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Clean energy: Success story of resisting political pressure from oil lobby

Oil and gas companies have to transform themselves as energy entities

  • Ed Crooks, US Industry and Energy Editor for the Financial Times addressing during the renewble energy sessiImage Credit: Supplied
  • Adnan Z Amin, director General of IRENA during the renewble energy session at the St Regis hotel in Abu DhaImage Credit: Photo: Supplied
  • Participants during the renewble energy (IRENA)session at the St Regis hotel in Abu Dhabi.Image Credit: Supplied
  • Participants at the International Renewable Energy Agency - IRENA at its annual assembly at the St Regis hotImage Credit: Ahmed Kutty/Gulf News
Gulf News

Abu Dhabi: Over 15 per cent share of clean energy in world energy mix tells the story of successfully resisting the political pressure from oil and gas lobby against renewable energy projects, according to the top ranking officials from various countries.

Determined nations including the UAE, have overcome the political pressure to initiate ambitious clean energy projects, they said at a debate organised by International Renewable Energy Agency (Irena) and Financial Times at the third Irena assembly in Abu Dhabi.

When a US state government announced its plan to increase share of clean energy up to 25 per cent in the energy mix, there was a huge resistance from the oil and gas industry to check that decision, an American participant among the audience said. He asked the panelists including decision makers how they tackle such political pressure.

Ed Crooks, US industry and energy editor at Financial Times, who was the moderator of the debate, asked the fellow panelist Sultan Al Jaber, UAE special envoy for Energy and Climate Change, and Chief Executive Officer of Masdar, to share the UAE’s experience as the nation pioneered the clean energy initiatives in the region.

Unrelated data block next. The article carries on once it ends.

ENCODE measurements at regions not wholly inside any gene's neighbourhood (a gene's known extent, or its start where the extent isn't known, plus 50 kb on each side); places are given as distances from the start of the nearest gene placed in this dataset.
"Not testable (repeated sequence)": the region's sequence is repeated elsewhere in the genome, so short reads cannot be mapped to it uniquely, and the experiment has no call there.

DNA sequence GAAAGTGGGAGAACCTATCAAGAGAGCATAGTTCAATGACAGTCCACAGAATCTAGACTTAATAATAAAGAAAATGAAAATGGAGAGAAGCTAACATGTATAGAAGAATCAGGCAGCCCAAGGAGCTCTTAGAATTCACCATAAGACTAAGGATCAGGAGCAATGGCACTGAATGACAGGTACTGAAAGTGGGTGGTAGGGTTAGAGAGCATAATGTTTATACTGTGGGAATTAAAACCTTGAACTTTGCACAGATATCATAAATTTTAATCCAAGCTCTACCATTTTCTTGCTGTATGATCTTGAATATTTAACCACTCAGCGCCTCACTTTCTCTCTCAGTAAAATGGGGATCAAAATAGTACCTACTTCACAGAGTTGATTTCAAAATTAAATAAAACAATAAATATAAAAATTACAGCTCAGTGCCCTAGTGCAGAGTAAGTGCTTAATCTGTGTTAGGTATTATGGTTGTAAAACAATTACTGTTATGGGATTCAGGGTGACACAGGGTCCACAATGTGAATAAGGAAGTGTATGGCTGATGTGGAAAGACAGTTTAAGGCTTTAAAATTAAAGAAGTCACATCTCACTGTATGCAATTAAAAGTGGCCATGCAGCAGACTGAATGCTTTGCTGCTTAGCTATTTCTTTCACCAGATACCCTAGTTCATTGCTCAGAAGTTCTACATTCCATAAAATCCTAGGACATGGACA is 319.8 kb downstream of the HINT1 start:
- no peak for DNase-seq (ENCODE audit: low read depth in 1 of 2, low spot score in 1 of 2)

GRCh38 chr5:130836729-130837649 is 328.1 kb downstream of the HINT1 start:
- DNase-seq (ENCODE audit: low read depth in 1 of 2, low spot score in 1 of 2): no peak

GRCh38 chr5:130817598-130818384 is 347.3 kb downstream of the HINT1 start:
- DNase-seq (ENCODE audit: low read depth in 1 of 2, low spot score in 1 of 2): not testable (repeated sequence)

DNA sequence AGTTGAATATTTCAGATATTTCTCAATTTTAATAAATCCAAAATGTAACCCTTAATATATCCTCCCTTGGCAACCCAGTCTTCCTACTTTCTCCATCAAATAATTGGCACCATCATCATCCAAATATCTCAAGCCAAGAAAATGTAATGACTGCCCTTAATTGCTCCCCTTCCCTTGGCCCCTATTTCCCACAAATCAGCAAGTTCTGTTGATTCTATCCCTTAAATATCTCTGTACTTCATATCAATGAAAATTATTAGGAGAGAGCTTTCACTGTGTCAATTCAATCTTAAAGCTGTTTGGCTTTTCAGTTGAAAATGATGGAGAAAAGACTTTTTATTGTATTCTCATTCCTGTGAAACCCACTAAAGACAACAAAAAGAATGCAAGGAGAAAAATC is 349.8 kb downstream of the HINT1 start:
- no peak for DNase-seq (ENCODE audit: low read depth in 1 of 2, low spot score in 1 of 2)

“In fact, political pressure against clean energy is not different in our country,” Al Jaber said. “But we are blessed with the wise leadership of our country; without their support we would not have been able to take a single step in this direction [promoting clean energy]”.

He said there were two versions on renewable energy. One version found the clean energy as a vehicle for nation building; making it competitive in the coming years, Al Jaber pointed out.

The other version finds it a threat — domestically, regionally and globally. But the wisdom of the UAE leadership supported the first version and took a bold decision to invest $15 billion in Masdar [Abu Dhabi Future Energy Company to promote clean energy]. He emphasised such a decision was taken when other countries in the region even did not think of clean energy.

He said many people in the region then criticised the UAE initiatives in clean energy.

“But the same people who criticised us followed the suit very soon!”

He said the previous critics in the region now understand that clean energy is a must. “[They realise ] it is not a luxury but a fundamental way forward!,” Al Jaber said.

About Saudi Arabia’s experience, Dr Khalid M Al Sulaiman, Vice President for Renewable Energy at King Abdullah City for Atomic and Renewable Energy (K.A.CARE) said, similar political pressure is there in his country against clean energy.

Oil and gas industry believed that clean energy was not feasible. “But now they realise that they have to utilise the clean energy.” He said the basic problem is most of the oil and gas companies do not consider themselves as energy companies. “To utilise the clean energy they have to transform themselves as energy companies.”

The prominent oil company Saudi Aramco has taken an initiative in that direction. “Although it may take time for such a transformation, it is a right step,” Al Sulaiman pointed out.